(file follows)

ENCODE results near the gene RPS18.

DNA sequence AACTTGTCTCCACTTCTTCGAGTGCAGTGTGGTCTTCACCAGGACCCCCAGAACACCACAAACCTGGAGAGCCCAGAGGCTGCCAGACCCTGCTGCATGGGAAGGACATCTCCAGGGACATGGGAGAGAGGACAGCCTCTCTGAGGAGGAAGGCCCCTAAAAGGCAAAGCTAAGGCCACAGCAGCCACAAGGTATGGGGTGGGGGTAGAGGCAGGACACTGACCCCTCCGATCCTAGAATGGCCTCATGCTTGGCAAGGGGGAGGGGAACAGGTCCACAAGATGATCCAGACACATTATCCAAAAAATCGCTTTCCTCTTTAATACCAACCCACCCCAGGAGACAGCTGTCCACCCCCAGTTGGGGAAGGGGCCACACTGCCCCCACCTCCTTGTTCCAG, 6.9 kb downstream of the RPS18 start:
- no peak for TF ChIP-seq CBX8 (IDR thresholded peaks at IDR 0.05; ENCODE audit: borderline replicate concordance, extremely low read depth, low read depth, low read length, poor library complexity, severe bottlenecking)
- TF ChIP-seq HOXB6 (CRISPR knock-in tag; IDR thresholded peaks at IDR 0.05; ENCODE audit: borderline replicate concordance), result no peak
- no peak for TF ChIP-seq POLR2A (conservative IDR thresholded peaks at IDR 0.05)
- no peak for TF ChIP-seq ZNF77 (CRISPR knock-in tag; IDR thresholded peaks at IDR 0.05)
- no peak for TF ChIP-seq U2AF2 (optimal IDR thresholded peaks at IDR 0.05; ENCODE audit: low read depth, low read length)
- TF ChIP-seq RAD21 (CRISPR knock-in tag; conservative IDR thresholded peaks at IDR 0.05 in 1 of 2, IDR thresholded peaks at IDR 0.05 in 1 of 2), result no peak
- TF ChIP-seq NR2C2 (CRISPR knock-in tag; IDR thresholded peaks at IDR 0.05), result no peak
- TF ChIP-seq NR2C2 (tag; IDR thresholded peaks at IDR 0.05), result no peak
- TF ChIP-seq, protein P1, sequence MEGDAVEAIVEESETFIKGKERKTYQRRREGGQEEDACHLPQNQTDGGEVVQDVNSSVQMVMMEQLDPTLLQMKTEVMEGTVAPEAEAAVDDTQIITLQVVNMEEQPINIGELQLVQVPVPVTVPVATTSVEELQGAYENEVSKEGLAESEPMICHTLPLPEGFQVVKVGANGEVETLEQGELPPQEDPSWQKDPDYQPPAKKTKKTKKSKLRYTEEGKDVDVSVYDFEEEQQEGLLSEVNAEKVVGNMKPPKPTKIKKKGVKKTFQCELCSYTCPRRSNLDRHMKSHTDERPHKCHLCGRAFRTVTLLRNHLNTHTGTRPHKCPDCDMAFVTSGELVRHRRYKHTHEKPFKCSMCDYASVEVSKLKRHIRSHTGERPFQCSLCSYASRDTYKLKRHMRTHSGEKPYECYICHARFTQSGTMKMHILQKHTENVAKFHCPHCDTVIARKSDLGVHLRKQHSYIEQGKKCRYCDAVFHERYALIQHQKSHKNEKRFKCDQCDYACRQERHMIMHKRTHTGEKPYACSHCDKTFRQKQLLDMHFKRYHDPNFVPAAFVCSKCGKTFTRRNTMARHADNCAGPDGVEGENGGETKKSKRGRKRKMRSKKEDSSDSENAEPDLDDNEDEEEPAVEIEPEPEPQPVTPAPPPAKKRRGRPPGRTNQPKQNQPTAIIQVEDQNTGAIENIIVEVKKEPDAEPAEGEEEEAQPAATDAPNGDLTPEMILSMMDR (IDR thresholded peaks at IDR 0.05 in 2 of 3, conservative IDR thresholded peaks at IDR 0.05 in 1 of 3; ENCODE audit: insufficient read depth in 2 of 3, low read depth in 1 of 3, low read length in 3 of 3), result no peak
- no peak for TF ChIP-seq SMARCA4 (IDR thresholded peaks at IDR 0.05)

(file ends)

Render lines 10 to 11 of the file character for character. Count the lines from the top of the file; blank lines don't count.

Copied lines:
- TF ChIP-seq NR2C2 (tag; IDR thresholded peaks at IDR 0.05), result no peak
- TF ChIP-seq, protein P1, sequence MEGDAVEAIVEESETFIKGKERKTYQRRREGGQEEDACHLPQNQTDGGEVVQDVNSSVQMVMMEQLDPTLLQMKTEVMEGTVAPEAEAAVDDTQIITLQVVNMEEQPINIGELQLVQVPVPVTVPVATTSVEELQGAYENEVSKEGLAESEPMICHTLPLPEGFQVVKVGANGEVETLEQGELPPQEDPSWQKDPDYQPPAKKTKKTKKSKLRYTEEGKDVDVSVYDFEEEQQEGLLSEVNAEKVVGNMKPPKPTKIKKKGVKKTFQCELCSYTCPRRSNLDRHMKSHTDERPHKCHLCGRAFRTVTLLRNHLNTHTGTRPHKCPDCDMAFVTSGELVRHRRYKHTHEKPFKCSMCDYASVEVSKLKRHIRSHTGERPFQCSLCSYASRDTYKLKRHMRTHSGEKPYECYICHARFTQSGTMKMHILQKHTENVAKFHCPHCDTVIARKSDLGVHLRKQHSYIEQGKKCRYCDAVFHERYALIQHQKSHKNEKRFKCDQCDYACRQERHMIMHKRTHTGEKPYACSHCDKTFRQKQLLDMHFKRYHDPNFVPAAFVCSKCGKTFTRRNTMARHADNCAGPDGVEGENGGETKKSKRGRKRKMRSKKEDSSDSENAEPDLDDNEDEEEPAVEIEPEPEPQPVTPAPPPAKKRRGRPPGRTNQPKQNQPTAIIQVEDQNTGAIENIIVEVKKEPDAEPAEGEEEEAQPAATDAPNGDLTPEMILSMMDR (IDR thresholded peaks at IDR 0.05 in 2 of 3, conservative IDR thresholded peaks at IDR 0.05 in 1 of 3; ENCODE audit: insufficient read depth in 2 of 3, low read depth in 1 of 3, low read length in 3 of 3), result no peak